Symphony Musicians Reject Latest Offer / Board May Cancel Season

By Ray, Tim | THE JOURNAL RECORD, December 3, 1987 | Go to article overview

Symphony Musicians Reject Latest Offer / Board May Cancel Season


Ray, Tim, THE JOURNAL RECORD


Orchestra Wednesday rejected management's latest offer and said they would be willing to meet with management next week only if management officials wanted to make an offer at or better than last year's annual salary and benefits.

Meanwhile, a copy of the agenda for next week's board of directors meeting showed the board will consider canceling the season in stages, beginning Jan. 4. The agenda item proposed canceling the season altogether by March 1, 1988, and preparing to dissolve the symphony corporation on Dec. 31, 1988, if a settlement is not reached by Sept. 30, 1988.

The musicians have been on strike since Oct. 7.

During a press conference Wednesday on the north steps of the Civic Center Music Hall, musicians spokesman Zach Smith said the musicians had rejected management's latest offer, which was to pay the musicians the same weekly salary they had last year, with a minimum base salary of $450 a week, but to shorten the season to 22 weeks. The minimum annual compensation would amount to $9,900, Smith said.

The musicians' press conference, symphony Executive Director Patrick Alexander said, constituted another example of the musicians "negotiating through the media," he said.

Management originally had proposed shortening the season from 32 to 29 weeks and reducing the minimum base salary to $405 a week, which would have reduced the minimum annual salary from $14,400 to $11,745.

The musicians have said they will not accept a proposal which results in a reduction in annual compensation. In so doing, they have declined to submit any counter-proposals to management.

They are seeking an across-the-board pay increase of about $1,700 annually per musician.

The musicians have modified their proposal by offering six free rehearsals and two concerts to benefit the symphony's foundation and in return proposed having only one week of unpaid vacation during Christmas instead of two.

Management had offered to meet with the musicians on Friday to negotiate, and the musicians responded five minutes before their press conference Wednesday by hand-delivering a letter to management saying they would not be able to meet Friday because of scheduling conflicts. …

The rest of this article is only available to active members of Questia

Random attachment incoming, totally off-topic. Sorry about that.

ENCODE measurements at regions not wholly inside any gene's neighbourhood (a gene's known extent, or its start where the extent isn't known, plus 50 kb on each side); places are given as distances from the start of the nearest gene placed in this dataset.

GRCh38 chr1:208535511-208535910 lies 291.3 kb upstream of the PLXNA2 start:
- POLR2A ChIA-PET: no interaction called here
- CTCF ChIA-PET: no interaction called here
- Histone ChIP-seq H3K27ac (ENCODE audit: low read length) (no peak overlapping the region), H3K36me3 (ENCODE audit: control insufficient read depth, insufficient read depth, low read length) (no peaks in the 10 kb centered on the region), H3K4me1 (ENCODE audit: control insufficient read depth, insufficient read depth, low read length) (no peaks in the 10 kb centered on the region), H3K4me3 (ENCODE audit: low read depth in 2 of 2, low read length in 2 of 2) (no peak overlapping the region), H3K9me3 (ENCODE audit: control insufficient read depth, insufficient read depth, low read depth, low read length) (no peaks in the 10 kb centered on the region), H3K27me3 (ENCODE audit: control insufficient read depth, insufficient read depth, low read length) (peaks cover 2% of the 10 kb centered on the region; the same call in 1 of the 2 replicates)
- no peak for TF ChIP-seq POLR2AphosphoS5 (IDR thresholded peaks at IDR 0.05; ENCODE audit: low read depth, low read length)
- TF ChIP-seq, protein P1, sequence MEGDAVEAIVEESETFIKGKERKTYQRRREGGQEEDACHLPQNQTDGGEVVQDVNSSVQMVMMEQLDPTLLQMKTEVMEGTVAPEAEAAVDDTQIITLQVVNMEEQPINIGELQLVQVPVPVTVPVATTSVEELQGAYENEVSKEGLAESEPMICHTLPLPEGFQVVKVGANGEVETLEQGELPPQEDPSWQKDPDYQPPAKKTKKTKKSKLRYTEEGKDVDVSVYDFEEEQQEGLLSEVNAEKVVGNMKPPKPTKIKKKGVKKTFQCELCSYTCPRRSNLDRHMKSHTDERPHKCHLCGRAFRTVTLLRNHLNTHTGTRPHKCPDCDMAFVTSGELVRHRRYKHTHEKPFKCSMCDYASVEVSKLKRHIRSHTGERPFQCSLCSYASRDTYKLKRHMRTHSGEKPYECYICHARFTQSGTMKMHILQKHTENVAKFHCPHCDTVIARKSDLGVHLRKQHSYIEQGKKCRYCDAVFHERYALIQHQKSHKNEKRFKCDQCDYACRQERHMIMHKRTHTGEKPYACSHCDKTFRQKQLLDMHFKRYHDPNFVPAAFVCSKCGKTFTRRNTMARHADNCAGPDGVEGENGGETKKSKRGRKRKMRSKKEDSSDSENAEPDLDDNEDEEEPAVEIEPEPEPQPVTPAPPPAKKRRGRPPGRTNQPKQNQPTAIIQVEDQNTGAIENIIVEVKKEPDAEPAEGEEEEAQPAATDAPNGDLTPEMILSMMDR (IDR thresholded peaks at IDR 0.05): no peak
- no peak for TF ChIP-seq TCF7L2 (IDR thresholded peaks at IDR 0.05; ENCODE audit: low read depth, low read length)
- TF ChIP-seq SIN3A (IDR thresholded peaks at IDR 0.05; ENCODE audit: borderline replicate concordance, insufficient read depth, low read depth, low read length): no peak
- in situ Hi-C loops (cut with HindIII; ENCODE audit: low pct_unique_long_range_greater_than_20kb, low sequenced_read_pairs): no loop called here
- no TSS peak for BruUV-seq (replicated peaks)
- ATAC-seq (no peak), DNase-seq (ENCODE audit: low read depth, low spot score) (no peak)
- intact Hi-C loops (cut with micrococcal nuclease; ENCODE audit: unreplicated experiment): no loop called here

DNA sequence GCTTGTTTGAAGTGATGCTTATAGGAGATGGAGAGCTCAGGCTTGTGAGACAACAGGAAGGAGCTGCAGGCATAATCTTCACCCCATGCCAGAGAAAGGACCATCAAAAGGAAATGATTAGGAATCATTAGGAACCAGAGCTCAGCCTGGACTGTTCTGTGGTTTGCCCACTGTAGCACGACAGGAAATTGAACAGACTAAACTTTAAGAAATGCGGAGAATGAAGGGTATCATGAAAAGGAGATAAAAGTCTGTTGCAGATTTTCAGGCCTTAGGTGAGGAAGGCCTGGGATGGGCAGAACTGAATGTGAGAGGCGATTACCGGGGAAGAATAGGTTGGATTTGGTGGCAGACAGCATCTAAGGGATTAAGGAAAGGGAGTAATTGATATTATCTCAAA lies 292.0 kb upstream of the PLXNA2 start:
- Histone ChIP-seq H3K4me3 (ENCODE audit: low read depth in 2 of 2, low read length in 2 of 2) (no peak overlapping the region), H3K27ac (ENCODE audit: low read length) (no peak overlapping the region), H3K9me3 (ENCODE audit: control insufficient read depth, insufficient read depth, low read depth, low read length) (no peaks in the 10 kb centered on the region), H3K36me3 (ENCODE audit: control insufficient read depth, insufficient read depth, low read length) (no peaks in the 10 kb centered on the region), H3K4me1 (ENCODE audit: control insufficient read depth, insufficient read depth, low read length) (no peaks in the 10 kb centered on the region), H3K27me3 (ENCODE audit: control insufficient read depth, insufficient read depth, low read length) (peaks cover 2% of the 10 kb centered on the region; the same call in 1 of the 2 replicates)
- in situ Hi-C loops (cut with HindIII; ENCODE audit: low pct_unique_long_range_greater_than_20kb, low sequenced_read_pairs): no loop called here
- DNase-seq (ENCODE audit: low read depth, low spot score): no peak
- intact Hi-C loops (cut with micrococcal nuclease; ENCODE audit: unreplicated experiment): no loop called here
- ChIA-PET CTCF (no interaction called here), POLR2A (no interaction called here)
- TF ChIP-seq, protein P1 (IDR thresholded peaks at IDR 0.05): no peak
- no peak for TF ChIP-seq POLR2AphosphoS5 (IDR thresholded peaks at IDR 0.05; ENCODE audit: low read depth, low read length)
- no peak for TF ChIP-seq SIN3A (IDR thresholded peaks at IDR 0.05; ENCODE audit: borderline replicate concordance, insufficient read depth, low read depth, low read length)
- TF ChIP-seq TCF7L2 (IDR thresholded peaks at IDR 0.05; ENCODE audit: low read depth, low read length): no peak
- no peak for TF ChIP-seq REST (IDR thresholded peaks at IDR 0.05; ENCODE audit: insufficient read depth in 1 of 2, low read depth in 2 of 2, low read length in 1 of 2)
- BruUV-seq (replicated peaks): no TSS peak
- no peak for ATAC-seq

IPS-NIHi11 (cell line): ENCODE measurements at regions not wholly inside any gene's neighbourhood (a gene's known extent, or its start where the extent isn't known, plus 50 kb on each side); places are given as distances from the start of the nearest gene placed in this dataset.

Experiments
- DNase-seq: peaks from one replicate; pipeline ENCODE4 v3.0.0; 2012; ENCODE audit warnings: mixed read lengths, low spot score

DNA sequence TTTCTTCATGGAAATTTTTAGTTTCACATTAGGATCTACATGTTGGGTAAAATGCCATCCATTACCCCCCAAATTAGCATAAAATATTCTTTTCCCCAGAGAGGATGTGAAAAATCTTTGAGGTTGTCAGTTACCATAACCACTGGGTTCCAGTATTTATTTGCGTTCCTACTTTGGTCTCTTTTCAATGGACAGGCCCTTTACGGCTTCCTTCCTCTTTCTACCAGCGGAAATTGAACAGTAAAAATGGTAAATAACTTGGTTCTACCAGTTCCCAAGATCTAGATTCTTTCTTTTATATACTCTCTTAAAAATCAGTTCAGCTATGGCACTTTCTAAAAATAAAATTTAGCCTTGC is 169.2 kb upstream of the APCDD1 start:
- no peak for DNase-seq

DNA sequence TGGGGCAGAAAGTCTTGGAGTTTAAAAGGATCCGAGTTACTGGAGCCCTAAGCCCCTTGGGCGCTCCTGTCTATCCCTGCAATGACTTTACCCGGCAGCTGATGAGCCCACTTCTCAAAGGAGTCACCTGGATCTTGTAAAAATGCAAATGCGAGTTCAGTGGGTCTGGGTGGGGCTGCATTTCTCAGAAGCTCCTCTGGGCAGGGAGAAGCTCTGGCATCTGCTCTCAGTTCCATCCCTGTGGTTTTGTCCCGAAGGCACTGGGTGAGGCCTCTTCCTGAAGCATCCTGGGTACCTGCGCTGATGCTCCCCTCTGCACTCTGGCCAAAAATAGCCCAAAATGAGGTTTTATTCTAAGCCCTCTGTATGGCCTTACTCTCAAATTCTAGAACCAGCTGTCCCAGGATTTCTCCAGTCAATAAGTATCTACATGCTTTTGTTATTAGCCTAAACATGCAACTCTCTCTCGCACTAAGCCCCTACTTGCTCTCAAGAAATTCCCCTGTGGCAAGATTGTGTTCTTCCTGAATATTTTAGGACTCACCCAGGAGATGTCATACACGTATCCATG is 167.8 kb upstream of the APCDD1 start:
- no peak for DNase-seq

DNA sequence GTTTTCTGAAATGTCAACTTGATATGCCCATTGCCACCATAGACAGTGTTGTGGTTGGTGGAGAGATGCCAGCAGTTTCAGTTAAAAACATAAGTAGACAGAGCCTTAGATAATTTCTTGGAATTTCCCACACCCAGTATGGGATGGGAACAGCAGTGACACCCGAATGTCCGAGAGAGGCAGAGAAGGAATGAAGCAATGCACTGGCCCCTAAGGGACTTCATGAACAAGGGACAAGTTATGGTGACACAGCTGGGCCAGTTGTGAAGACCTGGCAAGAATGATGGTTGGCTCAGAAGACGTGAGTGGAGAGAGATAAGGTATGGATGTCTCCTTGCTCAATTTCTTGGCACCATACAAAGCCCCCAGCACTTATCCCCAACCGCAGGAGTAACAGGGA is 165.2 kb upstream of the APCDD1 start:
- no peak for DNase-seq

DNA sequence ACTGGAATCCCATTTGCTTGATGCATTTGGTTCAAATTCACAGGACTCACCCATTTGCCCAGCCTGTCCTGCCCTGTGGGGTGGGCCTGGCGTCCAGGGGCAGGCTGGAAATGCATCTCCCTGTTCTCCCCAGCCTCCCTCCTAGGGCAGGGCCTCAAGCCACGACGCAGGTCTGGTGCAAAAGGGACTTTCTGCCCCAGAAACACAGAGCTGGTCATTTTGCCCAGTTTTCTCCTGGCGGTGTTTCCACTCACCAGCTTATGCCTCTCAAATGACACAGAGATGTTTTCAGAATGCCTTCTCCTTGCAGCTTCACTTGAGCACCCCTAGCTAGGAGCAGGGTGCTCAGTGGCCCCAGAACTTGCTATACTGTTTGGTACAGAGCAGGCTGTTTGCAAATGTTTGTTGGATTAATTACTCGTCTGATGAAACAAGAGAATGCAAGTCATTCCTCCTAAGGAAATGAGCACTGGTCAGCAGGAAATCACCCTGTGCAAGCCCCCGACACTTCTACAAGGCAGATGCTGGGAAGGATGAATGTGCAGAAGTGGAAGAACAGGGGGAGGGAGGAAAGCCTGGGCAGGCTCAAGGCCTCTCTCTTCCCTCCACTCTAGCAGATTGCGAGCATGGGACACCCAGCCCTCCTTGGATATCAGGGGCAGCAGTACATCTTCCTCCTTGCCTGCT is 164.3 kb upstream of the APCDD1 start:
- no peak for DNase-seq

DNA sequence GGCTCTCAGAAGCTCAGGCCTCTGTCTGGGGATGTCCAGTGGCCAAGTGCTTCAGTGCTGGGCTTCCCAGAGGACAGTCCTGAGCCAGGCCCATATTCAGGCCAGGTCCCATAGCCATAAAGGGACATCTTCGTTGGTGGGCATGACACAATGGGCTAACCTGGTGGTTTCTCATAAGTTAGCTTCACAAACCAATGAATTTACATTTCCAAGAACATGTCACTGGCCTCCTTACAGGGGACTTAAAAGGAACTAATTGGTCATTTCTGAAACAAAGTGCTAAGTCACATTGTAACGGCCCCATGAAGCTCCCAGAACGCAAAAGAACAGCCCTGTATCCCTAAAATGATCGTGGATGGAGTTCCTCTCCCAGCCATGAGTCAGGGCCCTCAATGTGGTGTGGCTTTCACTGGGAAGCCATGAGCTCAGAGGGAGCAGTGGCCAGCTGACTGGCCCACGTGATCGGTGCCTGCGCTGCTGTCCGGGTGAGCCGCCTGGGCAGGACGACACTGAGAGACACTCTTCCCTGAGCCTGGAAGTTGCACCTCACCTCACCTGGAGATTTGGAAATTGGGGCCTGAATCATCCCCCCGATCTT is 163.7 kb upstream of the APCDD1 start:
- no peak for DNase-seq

Already a member? Log in now.

Notes for this article

Add a new note
If you are trying to select text to create highlights or citations, remember that you must now click or tap on the first word, and then click or tap on the last word.
One moment ...
Default project is now your active project.
Project items

Items saved from this article

This article has been saved
Highlights (0)
Some of your highlights are legacy items.

Highlights saved before July 30, 2012 will not be displayed on their respective source pages.

You can easily re-create the highlights by opening the book page or article, selecting the text, and clicking “Highlight.”

Citations (0)
Some of your citations are legacy items.

Any citation created before July 30, 2012 will labeled as a “Cited page.” New citations will be saved as cited passages, pages or articles.

We also added the ability to view new citations from your projects or the book or article where you created them.

Notes (0)
Bookmarks (0)

You have no saved items from this article

Project items include:
  • Saved book/article
  • Highlights
  • Quotes/citations
  • Notes
  • Bookmarks
Notes
Cite this article

Cited article

Style
Citations are available only to our active members.
Buy instant access to cite pages or passages in MLA, APA and Chicago citation styles.

(Einhorn, 1992, p. 25)

(Einhorn 25)

1. Lois J. Einhorn, Abraham Lincoln, the Orator: Penetrating the Lincoln Legend (Westport, CT: Greenwood Press, 1992), 25, http://www.questia.com/read/27419298.

Cited article

Symphony Musicians Reject Latest Offer / Board May Cancel Season
Settings

Settings

Typeface
Text size Smaller Larger Reset View mode
Search within

Search within this article

Look up

Look up a word

  • Dictionary
  • Thesaurus
Please submit a word or phrase above.
Print this page

Print this page

Why can't I print more than one page at a time?

Help
Full screen

matching results for page

    Questia reader help

    How to highlight and cite specific passages

    1. Click or tap the first word you want to select.
    2. Click or tap the last word you want to select, and you’ll see everything in between get selected.
    3. You’ll then get a menu of options like creating a highlight or a citation from that passage of text.

    OK, got it!

    Cited passage

    Style
    Citations are available only to our active members.
    Buy instant access to cite pages or passages in MLA, APA and Chicago citation styles.

    "Portraying himself as an honest, ordinary person helped Lincoln identify with his audiences." (Einhorn, 1992, p. 25).

    "Portraying himself as an honest, ordinary person helped Lincoln identify with his audiences." (Einhorn 25)

    "Portraying himself as an honest, ordinary person helped Lincoln identify with his audiences."1

    1. Lois J. Einhorn, Abraham Lincoln, the Orator: Penetrating the Lincoln Legend (Westport, CT: Greenwood Press, 1992), 25, http://www.questia.com/read/27419298.

    Cited passage

    Thanks for trying Questia!

    Please continue trying out our research tools, but please note, full functionality is available only to our active members.

    Your work will be lost once you leave this Web page.

    Buy instant access to save your work.

    Already a member? Log in now.

    Oops!

    An unknown error has occurred. Please click the button below to reload the page. If the problem persists, please try again in a little while.